Bubinga Chairs – Bending/Shaping Bubinga

Well into the chair making but had a few minutes to write a bit so a lot of photos and a little splainin’!

First, here is a photo of my chair, took a long time to get it right but it is very comfortable and we’ve sold a lot over the years, also make it in a rocker.

Making chairs requires a lot of parts and pieces, for this client, I am making 8 side chairs and 2 arm chairs. Each piece has to be shaped, fitted, sanded/scraped prior to bending.

For the splats in the chair backs, like I said earlier, we have to shape and sand them before bending and then again after they are bent, then some finish sanding after the chairs are built. I use a turkey fryer turned wood steamer to bend my splats.

I made a mold that has a nice curve to it. Wearing heavy gloves, I take the hot chair splats and hold them over this mold to to stretch the fibers, find that I don’t have as much (if any, done it so many times) breakage when racking them. When I was in the design stage for my chairs I also designed a rack that holds the splines in the proper curve for the back of the chairs and I leave them there until they are dry and hold their bent shape.

I might of mentioned earlier that there are a lot of parts and pieces that go into these chairs.

We will get the chairs assembled and then tackle scooping out the seats which is always fun! Got something new I’m trying with these but I’ll show you when we get there!

Chair Seat Blanks

While no doubt the water helps, and steam is better, bubinga is semi-resinous yet hard and tough, it works very nice. Bubinga scrapes better than it sands. Resinous woods bend pretty well but it’s more the heat than the moisture as it softens the resins which allows it to bend then resets. It holds its shape extremely well, thin strips of bubinga will bend further than most any wood I know, including oak and hickory. It would seem, being so hard and dense that it wouldn’t bend well but it does.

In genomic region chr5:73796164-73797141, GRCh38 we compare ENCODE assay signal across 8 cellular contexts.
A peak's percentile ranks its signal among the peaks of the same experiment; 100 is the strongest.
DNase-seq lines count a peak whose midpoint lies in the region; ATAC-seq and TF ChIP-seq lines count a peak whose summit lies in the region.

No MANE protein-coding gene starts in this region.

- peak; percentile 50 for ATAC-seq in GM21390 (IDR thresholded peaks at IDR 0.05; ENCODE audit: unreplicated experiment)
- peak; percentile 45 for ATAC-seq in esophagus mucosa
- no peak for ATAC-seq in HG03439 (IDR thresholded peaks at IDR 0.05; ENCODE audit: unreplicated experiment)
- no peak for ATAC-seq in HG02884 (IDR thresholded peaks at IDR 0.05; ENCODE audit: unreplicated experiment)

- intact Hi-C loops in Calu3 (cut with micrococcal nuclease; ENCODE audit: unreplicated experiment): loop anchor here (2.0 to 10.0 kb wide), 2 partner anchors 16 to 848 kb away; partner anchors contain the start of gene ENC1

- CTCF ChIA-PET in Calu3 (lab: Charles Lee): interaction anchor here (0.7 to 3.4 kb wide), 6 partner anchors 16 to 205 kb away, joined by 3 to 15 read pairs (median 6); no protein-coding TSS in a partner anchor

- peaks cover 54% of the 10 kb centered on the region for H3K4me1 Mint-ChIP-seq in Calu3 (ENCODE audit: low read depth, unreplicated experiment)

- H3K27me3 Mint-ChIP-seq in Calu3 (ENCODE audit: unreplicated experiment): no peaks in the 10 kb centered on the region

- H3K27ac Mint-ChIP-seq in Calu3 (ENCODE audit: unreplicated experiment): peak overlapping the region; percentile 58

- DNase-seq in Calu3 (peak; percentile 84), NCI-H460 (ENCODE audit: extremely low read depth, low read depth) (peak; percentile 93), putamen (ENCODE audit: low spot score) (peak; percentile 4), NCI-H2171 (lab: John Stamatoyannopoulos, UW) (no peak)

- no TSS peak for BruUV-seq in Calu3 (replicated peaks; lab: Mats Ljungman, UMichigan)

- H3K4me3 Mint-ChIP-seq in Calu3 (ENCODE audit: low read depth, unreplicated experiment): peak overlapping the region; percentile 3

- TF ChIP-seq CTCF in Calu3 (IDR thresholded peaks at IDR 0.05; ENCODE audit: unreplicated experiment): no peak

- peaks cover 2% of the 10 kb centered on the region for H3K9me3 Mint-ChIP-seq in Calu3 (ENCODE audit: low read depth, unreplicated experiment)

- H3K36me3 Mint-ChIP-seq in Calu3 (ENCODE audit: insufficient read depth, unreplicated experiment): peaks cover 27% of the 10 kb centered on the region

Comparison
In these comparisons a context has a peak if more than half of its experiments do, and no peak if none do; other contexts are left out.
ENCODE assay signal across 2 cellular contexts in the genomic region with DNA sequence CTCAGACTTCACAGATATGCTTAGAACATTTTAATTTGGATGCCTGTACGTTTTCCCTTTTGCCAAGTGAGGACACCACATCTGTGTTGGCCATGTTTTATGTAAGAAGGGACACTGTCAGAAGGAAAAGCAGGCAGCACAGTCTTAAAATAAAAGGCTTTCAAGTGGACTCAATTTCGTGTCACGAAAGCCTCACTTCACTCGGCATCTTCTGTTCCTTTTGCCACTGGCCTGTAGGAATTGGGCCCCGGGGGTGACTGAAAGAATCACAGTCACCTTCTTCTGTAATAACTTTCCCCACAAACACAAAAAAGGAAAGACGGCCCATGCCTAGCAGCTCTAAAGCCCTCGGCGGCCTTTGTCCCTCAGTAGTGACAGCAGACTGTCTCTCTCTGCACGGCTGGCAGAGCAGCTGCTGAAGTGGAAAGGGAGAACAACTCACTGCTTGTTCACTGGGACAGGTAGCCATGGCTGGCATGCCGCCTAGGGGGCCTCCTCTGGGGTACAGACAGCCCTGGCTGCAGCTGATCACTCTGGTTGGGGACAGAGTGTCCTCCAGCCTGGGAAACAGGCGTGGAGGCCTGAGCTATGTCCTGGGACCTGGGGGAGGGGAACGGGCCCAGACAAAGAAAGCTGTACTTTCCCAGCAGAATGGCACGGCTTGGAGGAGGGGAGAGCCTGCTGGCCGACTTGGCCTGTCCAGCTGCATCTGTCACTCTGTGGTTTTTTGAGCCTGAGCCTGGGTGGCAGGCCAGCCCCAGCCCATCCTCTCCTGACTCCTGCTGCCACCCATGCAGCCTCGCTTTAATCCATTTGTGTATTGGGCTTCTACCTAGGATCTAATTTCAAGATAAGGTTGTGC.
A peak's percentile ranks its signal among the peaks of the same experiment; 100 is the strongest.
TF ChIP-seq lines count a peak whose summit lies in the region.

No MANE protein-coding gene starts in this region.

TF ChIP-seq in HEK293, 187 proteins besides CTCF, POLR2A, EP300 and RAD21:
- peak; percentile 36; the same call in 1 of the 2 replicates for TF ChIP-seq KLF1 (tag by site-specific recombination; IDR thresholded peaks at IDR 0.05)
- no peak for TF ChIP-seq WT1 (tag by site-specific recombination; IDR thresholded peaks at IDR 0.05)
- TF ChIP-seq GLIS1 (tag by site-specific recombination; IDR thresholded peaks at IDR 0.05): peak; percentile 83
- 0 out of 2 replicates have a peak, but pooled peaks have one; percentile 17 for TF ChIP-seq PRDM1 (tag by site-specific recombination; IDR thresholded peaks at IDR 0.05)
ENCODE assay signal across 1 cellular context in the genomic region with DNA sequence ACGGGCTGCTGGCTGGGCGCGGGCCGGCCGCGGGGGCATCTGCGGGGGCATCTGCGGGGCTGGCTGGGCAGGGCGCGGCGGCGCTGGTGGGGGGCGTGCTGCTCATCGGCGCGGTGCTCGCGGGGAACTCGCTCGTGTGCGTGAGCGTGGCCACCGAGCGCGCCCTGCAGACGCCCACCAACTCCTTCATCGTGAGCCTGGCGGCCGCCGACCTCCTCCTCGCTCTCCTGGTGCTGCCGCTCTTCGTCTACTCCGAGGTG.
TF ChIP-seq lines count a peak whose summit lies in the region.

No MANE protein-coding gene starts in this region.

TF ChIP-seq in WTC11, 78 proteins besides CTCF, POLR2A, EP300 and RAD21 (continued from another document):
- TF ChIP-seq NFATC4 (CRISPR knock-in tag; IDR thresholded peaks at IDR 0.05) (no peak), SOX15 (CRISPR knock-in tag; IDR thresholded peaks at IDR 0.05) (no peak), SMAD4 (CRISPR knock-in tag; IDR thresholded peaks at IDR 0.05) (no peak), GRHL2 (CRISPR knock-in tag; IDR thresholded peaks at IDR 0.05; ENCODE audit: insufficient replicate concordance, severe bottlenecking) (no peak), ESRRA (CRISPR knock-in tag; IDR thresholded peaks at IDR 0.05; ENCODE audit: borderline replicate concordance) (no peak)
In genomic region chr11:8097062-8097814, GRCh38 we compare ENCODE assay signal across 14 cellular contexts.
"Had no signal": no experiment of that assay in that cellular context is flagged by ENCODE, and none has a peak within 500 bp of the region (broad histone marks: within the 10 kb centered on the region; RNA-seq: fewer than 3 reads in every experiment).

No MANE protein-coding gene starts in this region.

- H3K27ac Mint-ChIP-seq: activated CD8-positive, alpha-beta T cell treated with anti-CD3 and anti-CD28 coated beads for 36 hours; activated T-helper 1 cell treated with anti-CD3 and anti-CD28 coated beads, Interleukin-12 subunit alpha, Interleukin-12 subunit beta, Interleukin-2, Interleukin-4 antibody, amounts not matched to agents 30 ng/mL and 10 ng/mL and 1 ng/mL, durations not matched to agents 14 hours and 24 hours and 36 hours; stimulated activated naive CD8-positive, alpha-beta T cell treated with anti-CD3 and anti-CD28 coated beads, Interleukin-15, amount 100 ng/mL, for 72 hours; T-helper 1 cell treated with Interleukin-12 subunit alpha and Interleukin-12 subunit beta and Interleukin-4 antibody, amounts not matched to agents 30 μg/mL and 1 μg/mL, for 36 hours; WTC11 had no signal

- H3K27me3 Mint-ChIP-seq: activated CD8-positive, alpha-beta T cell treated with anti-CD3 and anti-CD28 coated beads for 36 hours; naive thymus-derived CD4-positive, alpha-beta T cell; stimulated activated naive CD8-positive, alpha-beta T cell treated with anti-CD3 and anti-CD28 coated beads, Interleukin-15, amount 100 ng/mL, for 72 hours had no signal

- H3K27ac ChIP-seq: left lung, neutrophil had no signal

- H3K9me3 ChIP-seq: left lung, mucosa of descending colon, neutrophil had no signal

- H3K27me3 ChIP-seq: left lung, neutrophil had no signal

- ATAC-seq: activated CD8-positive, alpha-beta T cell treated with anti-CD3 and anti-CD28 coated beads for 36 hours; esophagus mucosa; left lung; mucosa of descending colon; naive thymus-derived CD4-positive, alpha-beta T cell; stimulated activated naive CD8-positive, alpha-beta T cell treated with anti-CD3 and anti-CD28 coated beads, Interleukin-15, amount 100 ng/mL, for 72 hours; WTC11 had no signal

In the near future we are going to be doing something (not sure video or article) on bending/steaming wood for chairs, shaker boxes, etc and will show you a neat steam box. Simple to make and a super way to get the team. Earlex, who makes the turbine spray system also makes a “wallpaper” steamer and man does it work, lots of steam and its super hot. Just what you want, along with some PVC pipe and your cookin’ but it will also allow you to spot steam, meaning you can direct the steam on what you are bending to maintain heat and moisture for tough bends.

I mentioned in the blog that Sam Richardson is a master Shaker Box Maker and Sam worked here in my shop for many years and between chairs and boxes, we learned how to bend wood that normally doesn’t bend. Woods such as birdseye maple, bubinga, high figured tiger maple, figured walnut, etc. We sure bent a lot of wood so we will take the opportunity to show some tricks.

Well, just finished folding the blankets and put them away, the splats are bent so its time to put the final shape on the posts.


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7 Responses to Bubinga Chairs – Bending/Shaping Bubinga

  1. Denis Rezendes says:

    very cool. i was planning on trying bending just this same way just with a little smaller pot. not a small pot just a smaller one. i dont think it would be a good idea with a little tiny pot. the lobster one should work nicely though 🙂

  2. InsideBevel says:

    Looking forward to the bending. Curves are always interesting….

  3. bob says:

    I have sat in Charles’s chairs and rocker. Fits like a glove.
    Tell Sam I have something special for him. We’ll see how he likes bending curly hickory. bob

  4. bring that hickory on…we will bend it……we bent some really small eye , birds eye a couple times into whats called a “presentation ” box, small super tight radius, that was interesting ..but we did it…oddly enough one of the toughest woods to bend ,in a shaker box where the wood is thin,is curly cherry, its hard to get it to stay flat and smooth…it likes to buckle and twist around…using “glycern”, a laxative that can be bought at the drug store, in the water helps alot, its a ‘softner”, thye old timers used it in the buckets of water they kept the oak strips in for weaving a chair seat, it keeps the wood plyable, but when dry finishes with no issue…I know more than you wanted to hear…

  5. Instead of glycerin I wonder if you can use a fabric softener? Very interesting blog topic steam bending.

    Oh and what is that design? Is that dust from sanding/scraping?


  6. fabric softner works on wall paper for removal…it may work on wood as well havent tried it..but sounds like we should…good idea…not sure as to design…in the seat blank i was trying a new style cutter, in the post one has glue, the other is sanded and wet to show how well the glue did

  7. Oh so that is material already removed from the seat by a cutter.


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